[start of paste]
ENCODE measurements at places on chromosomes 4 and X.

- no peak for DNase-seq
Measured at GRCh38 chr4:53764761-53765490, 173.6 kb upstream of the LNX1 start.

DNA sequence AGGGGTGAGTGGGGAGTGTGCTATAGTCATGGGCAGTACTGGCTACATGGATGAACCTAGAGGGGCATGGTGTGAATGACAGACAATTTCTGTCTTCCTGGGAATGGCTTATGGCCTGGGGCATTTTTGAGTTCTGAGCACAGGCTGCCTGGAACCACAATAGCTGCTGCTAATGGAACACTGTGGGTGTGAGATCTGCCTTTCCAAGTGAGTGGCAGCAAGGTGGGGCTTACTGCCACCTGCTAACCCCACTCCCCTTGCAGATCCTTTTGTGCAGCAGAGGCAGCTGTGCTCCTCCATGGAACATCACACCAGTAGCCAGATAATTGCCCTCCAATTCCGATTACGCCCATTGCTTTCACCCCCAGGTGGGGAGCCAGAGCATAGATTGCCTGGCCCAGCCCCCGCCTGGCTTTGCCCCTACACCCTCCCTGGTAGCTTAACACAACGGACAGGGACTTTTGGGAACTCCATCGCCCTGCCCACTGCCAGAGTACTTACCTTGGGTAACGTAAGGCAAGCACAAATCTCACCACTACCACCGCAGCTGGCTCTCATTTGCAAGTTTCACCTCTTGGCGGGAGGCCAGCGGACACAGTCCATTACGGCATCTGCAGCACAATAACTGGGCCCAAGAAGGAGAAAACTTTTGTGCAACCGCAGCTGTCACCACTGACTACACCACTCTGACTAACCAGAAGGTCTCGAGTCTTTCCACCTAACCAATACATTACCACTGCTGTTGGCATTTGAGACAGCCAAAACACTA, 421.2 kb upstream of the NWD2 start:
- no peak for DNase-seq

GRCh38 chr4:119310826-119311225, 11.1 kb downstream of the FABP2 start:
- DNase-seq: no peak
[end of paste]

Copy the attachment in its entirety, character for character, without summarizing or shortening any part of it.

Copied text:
ENCODE measurements at places on chromosomes 4 and X.

- no peak for DNase-seq
Measured at GRCh38 chr4:53764761-53765490, 173.6 kb upstream of the LNX1 start.

DNA sequence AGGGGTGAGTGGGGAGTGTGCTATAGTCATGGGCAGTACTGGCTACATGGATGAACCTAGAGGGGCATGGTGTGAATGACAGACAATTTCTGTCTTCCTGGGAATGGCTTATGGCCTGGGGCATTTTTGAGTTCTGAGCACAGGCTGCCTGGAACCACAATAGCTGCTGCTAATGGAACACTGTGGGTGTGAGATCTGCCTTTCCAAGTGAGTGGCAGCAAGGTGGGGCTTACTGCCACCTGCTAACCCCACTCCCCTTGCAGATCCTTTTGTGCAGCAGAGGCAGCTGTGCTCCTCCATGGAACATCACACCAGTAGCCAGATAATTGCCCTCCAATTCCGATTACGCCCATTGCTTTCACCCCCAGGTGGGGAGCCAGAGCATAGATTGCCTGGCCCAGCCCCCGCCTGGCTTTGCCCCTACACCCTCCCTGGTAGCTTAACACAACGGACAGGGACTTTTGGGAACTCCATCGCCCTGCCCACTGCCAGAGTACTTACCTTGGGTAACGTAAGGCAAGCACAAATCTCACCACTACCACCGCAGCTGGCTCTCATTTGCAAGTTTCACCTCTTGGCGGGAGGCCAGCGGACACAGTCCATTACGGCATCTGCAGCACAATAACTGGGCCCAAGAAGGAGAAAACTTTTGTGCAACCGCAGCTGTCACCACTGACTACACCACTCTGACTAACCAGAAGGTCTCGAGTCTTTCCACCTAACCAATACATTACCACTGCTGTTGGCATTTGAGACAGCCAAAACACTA, 421.2 kb upstream of the NWD2 start:
- no peak for DNase-seq

GRCh38 chr4:119310826-119311225, 11.1 kb downstream of the FABP2 start:
- DNase-seq: no peak